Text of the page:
“The years go slowly by, Lorena,
The snow is on the grass again;
The sun’s low down the sky, Lorena,
The frost gleams where the flowers have been.”
“Lorena” was the love song of the Civil War. It was sung around the campfires of soldiers on both sides of the conflict. Generals were known to forbade it, for when men sung it or heard it sung, there was no room in their hearts for fighting or killing.
For some, like “Lily Marlene” in World War II, “Lorena” stood for unrequited love. Or she was the woman underneath the lampposts by every village square, waiting for her beloved’s return home from the war.
Few realized that this mythical sweetheart called Lorena was actually Ella Blocksom Johnson, and that she lived at the time of the Civil War and for most of her life at Seventh and Center streets in Ironton. She and her husband, William W. Johnson, who served as a chief justice on the Ohio Supreme Court, and their two children lie buried in Ironton’s Woodland Cemetery.
Before Ella met her husband, she fell in love with a preacher and he with her. But her family discouraged the union, saying that it would be demeaning to marry a poor, itinerant preacher. The preacher then penned the love song from his broken heart.
The song was published in 1857 by musician and composer J.P. Webster (no relation), who gave it its haunting, longing-for-home and a sweetheart love tune.
The song gained overnight notoriety, and not long after the first shot was fired at Fort Sumpter in 1861, it had become a tribute to the mythical sweetheart of both Johnny Reb and the Yankee.
In the August 1887 issue of “Century” magazine, writer Brander Matthews said “Lorena” was the song nearest the Confederate soldier’s heart.
“This ditty never stopped until the last musket was stacked, and the last campfire was cold,” he wrote.
In his biography of Confederate Gen. John Hunt Morgan, Howard Swiggett reported that Morgan claimed some of his soldiers, when they sang the song, became so homesick that they deserted.
Swiggett said Morgan at one point, whether serious or not, ordered his officers to capture the man who wrote it and shoot him on sight.
The story has its beginning in Zanesville, where Martha Ellen “Ella” Blocksom was born. She spent her young womanhood there with her sister, Amanda, whose husband, Henry Blandy, owned a large foundry and was recognized as one of the wealthiest and most influential citizens in the community.
She was nearly 20 in the fall of 1848, when the Rev. Henry de Lafayette Webster, at age 24 became the minister at the Universalist church, which she and her sister’s family attended. The church was located within sight of the Blandy estate. Ella was one of the congregation’s most active members, singing in the choir and serving as a substitute Sunday school teacher.
Romance bloomed in the spring of 1849. Henry and Ella were seen walking hand in hand in the hills above the Muskingum River, enjoying the sunsets together.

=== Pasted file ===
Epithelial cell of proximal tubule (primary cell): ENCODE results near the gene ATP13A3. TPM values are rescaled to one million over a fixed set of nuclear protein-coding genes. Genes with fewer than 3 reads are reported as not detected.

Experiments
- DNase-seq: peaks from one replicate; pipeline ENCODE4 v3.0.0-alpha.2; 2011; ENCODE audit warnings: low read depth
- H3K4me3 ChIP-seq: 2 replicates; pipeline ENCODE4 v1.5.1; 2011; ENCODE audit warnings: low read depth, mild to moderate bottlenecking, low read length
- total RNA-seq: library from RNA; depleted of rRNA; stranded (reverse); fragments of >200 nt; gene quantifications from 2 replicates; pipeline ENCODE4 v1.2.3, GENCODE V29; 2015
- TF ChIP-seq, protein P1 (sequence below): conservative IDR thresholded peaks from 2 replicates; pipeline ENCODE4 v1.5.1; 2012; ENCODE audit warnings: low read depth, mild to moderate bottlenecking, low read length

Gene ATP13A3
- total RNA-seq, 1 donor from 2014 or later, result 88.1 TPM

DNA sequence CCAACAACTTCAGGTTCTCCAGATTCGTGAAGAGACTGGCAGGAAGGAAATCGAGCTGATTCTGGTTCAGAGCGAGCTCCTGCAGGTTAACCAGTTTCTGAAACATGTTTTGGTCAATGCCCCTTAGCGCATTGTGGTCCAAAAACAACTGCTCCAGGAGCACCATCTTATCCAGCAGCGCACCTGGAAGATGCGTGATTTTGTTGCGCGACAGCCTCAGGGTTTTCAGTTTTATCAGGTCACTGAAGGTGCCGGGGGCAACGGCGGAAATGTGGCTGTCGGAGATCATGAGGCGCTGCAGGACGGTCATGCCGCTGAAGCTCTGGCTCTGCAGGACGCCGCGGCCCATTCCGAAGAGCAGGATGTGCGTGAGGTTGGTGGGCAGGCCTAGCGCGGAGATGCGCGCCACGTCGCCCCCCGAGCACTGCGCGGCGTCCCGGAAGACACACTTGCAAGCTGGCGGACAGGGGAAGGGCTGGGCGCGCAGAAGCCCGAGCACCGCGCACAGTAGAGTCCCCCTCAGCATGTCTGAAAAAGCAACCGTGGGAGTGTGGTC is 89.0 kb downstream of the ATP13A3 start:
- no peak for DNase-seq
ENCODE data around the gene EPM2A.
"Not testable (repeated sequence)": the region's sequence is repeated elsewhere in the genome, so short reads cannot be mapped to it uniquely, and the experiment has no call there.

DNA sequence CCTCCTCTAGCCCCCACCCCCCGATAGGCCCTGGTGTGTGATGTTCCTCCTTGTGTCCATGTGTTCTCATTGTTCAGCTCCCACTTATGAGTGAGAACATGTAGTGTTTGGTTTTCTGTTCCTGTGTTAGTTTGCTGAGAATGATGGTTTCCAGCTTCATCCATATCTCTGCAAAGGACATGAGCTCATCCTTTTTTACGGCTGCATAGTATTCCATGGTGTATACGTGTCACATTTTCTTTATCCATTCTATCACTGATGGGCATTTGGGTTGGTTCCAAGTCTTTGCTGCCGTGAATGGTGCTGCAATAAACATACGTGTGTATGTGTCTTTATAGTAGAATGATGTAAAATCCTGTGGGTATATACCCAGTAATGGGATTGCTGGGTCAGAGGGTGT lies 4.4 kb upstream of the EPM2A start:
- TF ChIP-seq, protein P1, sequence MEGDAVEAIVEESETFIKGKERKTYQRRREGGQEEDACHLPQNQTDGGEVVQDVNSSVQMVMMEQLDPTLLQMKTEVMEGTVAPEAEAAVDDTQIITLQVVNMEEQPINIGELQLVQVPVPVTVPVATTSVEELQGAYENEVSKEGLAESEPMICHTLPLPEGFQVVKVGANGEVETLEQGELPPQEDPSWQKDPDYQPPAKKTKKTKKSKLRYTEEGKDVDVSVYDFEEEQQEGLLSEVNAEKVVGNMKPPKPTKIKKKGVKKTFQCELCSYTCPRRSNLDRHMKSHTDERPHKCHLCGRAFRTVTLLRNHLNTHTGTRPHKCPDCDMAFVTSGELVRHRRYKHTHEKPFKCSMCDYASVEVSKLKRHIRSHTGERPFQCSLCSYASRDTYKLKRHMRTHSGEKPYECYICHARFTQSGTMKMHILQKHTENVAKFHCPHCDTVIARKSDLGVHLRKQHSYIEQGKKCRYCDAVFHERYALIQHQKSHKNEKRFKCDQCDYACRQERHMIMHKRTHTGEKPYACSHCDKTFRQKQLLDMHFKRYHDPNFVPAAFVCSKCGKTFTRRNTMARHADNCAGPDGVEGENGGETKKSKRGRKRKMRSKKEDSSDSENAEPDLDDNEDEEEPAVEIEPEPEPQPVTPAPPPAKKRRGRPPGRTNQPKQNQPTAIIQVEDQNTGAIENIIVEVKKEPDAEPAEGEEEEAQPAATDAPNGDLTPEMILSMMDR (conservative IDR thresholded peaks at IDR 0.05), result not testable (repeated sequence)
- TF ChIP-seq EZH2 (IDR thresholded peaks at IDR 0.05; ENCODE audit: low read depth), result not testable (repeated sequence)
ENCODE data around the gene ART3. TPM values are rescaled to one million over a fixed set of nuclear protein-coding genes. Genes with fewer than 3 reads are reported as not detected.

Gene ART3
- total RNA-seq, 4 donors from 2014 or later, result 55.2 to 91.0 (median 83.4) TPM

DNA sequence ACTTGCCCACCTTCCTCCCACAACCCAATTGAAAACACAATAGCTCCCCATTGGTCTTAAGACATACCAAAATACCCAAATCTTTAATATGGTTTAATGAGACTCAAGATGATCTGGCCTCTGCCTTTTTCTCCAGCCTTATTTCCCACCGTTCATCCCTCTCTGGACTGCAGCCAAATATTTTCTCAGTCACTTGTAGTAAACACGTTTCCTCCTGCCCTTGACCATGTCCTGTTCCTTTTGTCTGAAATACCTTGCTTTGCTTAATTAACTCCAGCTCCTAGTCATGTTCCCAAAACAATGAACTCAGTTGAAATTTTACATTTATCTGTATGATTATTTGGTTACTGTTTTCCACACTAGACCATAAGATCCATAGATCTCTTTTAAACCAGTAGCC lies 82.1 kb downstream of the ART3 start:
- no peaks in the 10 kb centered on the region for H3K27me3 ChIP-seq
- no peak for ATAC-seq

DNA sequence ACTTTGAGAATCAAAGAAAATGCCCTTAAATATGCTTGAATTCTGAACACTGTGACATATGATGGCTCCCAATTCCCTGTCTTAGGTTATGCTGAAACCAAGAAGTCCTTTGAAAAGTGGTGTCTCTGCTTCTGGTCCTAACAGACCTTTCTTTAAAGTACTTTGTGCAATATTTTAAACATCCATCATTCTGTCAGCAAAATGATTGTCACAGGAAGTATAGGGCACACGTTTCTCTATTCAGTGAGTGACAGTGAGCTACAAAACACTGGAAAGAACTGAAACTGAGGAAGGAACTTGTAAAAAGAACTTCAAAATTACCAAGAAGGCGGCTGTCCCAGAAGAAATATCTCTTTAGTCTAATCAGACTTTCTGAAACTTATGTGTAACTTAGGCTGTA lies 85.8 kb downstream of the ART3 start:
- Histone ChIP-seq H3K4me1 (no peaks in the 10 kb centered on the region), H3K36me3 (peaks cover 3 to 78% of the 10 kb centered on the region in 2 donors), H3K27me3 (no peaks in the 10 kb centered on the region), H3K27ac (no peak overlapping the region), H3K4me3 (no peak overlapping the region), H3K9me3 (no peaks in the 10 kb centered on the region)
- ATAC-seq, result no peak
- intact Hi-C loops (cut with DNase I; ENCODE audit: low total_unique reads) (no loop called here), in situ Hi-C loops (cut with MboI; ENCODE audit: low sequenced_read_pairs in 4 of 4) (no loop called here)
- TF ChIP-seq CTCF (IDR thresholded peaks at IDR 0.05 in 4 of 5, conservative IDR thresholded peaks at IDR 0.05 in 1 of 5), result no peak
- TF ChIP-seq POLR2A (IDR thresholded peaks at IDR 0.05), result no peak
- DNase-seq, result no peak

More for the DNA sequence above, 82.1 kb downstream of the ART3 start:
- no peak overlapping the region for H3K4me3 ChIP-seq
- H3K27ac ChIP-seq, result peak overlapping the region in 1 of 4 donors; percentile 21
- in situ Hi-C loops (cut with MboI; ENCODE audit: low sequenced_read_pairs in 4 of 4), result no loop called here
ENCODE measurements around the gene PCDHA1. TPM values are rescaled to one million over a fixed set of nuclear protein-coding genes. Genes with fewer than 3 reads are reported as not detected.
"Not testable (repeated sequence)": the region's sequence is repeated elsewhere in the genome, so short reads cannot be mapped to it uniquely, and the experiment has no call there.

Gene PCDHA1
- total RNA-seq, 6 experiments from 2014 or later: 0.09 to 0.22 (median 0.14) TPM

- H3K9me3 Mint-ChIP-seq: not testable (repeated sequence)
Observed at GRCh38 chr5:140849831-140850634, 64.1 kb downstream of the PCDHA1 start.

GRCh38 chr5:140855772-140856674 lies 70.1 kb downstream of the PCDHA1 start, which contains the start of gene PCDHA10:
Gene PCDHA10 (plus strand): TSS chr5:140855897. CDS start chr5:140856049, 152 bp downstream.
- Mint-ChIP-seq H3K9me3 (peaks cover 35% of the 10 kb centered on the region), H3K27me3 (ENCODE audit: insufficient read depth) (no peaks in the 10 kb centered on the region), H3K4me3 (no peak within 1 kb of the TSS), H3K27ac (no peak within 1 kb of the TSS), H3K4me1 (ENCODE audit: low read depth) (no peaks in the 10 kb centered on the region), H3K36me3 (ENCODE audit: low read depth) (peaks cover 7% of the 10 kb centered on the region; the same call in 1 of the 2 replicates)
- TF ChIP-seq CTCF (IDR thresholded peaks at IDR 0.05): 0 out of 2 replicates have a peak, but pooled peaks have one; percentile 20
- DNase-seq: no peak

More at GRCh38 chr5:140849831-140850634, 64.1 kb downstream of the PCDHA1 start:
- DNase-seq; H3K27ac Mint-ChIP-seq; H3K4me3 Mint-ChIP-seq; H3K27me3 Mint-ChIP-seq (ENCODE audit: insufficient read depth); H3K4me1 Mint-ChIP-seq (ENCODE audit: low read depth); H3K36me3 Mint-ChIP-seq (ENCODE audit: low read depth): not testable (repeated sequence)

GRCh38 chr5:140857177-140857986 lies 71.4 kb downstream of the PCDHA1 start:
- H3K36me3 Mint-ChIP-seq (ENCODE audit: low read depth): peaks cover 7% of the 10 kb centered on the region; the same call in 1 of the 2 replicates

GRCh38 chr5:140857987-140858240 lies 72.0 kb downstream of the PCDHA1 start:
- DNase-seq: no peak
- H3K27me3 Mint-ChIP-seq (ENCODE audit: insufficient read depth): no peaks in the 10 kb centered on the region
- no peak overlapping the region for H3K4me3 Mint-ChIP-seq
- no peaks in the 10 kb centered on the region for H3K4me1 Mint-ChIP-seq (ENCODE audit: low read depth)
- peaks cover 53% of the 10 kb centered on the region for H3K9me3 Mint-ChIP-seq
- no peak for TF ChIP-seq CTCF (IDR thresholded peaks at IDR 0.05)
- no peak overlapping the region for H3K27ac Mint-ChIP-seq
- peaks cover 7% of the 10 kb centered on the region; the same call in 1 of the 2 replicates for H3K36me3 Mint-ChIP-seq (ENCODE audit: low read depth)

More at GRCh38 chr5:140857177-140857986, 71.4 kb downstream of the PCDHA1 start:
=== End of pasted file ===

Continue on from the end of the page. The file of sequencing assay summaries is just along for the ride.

Sometimes they took a small boat onto the river to fish for bass, much as Zanesville native Zane Grey would do many years later.
When Ella came home one day wearing the engagement ring Webster presented to her, the sister and brother-in-law she lived with became alarmed. They looked forward to the day when Ella would marry a young man from a socially acceptable family.
The Blandys quickly cut off the relationship. Henry Webster, dirt poor, could not possibly give her the kind of life she had become accustomed to. She would lose everything if she insisted on following through with the engagement.
Ella Blocksom, torn between her duty to her sister and brother-in-law and her love for Webster, put off her decision for as long as possible.
Finally though, that very spring, she made her choice, returned the ring, and told him, “If we try, we may forget each other,” and turned her back on him forever.
“Yes, these were words of thine, Lorena,
They burn within my memory yet.
They touch some tender chords, Lorena,
Which thrill and tremble with regret.”
Webster knew that Ella’s decision had been forced on her by the Blandys. He immediately took his broken heart to pastor another church, in another state. In less than a year, he married a Sarah Wilmot.
Three years later, Emma married Johnson, already a promising attorney. They soon moved into the stately house at the corner of Seventh and Center streets in Ironton. The nearly 150-year-old structure was razed about a dozen years ago.
When people of that time back in Zanesville saw the name of its former pastor as the author of the song, they knew that Lorena was none other than his long-lost sweetheart, Martha Ellen Blocksom.
In 1962, historian Ernest Emurian published a booklet on the story of the girl who unwittingly became “the sweetheart of the Civil War.” He wrote that in Ironton, Ella undoubtedly also knew that Lorena was her, although there was no record of her ever admitting it publicly.
In the last of the six eight-line stanzas of the song, Henry Webster wrote:
“It matters little now, Lorena,
The past is in the eternal past;
Our heads will soon lie low, Lorena,
Life’s tide is ebbing out so fast.
There is a future, O thank God!
Of life this is so small a part!
Tis dust to dust beneath the sod;
But there, up there, ‘tis heart to heart!”
Reach G. SAM PIATT at firstname.lastname@example.org or (606) 932-3619.